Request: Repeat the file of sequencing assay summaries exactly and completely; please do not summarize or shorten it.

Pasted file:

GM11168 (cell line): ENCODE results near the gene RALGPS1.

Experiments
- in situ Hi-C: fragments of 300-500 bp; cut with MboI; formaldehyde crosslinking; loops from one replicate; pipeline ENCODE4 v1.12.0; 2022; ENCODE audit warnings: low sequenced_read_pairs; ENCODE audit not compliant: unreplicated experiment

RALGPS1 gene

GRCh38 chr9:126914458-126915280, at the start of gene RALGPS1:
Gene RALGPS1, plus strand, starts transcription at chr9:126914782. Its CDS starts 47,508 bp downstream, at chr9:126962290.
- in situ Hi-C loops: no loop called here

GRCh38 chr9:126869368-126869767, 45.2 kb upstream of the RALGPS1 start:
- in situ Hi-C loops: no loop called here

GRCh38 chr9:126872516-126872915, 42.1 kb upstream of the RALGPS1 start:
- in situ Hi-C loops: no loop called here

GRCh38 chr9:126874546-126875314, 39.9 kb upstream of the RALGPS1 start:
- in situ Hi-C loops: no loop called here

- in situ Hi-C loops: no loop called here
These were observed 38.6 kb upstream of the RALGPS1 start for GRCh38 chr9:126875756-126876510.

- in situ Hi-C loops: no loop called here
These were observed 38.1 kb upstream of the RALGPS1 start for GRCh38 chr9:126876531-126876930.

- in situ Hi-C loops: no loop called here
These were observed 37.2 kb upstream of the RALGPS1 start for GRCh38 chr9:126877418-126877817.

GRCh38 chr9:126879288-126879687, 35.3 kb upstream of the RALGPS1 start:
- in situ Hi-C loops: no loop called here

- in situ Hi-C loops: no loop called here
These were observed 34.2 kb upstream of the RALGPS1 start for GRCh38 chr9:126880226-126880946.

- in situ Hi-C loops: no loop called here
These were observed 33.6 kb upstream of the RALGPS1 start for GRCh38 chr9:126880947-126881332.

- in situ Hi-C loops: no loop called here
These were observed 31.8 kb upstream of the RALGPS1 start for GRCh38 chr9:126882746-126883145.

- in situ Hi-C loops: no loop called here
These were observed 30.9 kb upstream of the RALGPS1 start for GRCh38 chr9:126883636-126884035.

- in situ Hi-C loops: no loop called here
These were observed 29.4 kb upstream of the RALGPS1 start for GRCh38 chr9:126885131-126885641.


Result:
GM11168 (cell line): ENCODE results near the gene RALGPS1.

Experiments
- in situ Hi-C: fragments of 300-500 bp; cut with MboI; formaldehyde crosslinking; loops from one replicate; pipeline ENCODE4 v1.12.0; 2022; ENCODE audit warnings: low sequenced_read_pairs; ENCODE audit not compliant: unreplicated experiment

RALGPS1 gene

GRCh38 chr9:126914458-126915280, at the start of gene RALGPS1:
Gene RALGPS1, plus strand, starts transcription at chr9:126914782. Its CDS starts 47,508 bp downstream, at chr9:126962290.
- in situ Hi-C loops: no loop called here

GRCh38 chr9:126869368-126869767, 45.2 kb upstream of the RALGPS1 start:
- in situ Hi-C loops: no loop called here

GRCh38 chr9:126872516-126872915, 42.1 kb upstream of the RALGPS1 start:
- in situ Hi-C loops: no loop called here

GRCh38 chr9:126874546-126875314, 39.9 kb upstream of the RALGPS1 start:
- in situ Hi-C loops: no loop called here

- in situ Hi-C loops: no loop called here
These were observed 38.6 kb upstream of the RALGPS1 start for GRCh38 chr9:126875756-126876510.

- in situ Hi-C loops: no loop called here
These were observed 38.1 kb upstream of the RALGPS1 start for GRCh38 chr9:126876531-126876930.

- in situ Hi-C loops: no loop called here
These were observed 37.2 kb upstream of the RALGPS1 start for GRCh38 chr9:126877418-126877817.

GRCh38 chr9:126879288-126879687, 35.3 kb upstream of the RALGPS1 start:
- in situ Hi-C loops: no loop called here

- in situ Hi-C loops: no loop called here
These were observed 34.2 kb upstream of the RALGPS1 start for GRCh38 chr9:126880226-126880946.

- in situ Hi-C loops: no loop called here
These were observed 33.6 kb upstream of the RALGPS1 start for GRCh38 chr9:126880947-126881332.

- in situ Hi-C loops: no loop called here
These were observed 31.8 kb upstream of the RALGPS1 start for GRCh38 chr9:126882746-126883145.

- in situ Hi-C loops: no loop called here
These were observed 30.9 kb upstream of the RALGPS1 start for GRCh38 chr9:126883636-126884035.

- in situ Hi-C loops: no loop called here
These were observed 29.4 kb upstream of the RALGPS1 start for GRCh38 chr9:126885131-126885641.